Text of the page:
This blog is a research platform organizing projects, examples, and thoughts surrounding the idea of an urban mapping which reads the city as a network of individual activities and relationships in time rather than as a static form. This research looks at the city both from within and from above as kind of urban cat-scan.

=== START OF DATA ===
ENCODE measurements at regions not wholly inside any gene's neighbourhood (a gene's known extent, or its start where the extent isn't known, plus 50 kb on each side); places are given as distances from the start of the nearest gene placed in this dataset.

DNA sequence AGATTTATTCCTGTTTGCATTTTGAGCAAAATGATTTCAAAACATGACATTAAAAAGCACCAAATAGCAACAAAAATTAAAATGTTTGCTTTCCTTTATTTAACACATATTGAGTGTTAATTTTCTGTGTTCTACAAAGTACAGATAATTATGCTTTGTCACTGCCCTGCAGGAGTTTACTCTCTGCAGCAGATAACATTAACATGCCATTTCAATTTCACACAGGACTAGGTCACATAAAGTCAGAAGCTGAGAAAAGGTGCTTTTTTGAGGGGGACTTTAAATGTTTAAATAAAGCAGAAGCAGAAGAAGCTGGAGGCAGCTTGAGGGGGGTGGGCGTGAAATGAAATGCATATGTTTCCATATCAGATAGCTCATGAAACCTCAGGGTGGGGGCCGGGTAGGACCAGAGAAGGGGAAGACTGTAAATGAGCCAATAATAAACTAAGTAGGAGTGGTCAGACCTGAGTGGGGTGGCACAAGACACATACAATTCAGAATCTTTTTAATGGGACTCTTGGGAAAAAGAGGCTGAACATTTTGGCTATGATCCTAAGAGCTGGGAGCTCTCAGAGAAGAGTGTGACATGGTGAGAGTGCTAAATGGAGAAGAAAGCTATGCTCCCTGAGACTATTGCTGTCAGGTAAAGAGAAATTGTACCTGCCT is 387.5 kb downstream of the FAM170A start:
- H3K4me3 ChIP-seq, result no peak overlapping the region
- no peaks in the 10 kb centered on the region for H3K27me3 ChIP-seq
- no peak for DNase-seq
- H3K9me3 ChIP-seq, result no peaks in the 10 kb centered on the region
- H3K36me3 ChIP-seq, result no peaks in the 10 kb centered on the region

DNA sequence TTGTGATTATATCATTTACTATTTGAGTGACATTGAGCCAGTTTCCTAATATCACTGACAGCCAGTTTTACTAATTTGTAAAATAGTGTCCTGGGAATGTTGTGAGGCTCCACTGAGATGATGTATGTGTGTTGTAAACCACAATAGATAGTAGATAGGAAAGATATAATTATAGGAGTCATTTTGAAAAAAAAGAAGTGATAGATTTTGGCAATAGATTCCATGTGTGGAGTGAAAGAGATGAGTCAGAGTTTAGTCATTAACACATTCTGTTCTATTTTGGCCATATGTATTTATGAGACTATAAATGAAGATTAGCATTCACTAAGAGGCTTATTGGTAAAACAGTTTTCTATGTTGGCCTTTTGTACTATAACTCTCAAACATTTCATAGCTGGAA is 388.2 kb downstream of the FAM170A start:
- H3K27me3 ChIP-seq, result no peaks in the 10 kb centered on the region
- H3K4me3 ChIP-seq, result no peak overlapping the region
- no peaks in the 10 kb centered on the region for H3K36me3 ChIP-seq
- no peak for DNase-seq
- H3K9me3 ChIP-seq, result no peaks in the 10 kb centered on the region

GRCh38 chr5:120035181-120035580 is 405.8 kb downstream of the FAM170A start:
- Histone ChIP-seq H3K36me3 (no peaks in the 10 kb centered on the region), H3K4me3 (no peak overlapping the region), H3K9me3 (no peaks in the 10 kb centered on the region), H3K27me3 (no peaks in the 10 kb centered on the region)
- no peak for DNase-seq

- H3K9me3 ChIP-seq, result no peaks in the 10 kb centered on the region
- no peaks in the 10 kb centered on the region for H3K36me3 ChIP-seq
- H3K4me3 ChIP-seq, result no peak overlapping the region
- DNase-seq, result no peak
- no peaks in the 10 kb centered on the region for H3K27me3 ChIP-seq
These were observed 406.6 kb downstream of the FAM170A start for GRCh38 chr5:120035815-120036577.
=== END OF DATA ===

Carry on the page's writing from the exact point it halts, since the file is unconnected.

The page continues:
Martha Skinner is founder of 10^10, co-founder of fieldoffice and assistant professor at Clemson University. She studies our built environment as a delicate ecology using representation methods that visualize the cycles of life in order to more acutely address temporal, social and environmental issues. Her work includes several Living Maps of cities, which include NY A/V and BiCi_N, projects that involve the inhabitants of our cities in their daily routines to affect, in real-time, possibilities for social and environmental change. As the 1999 Walter B. Sanders Fellow at the University of Michigan, Martha developed Notation A/V, a seminar about the merging of drawing and moving image, a methodology she exploits in her work to filter, transmit, capture, and celebrate the intangible qualities of the passing of time with solutions that address the relationships between humans and the ecologies in which they are situated.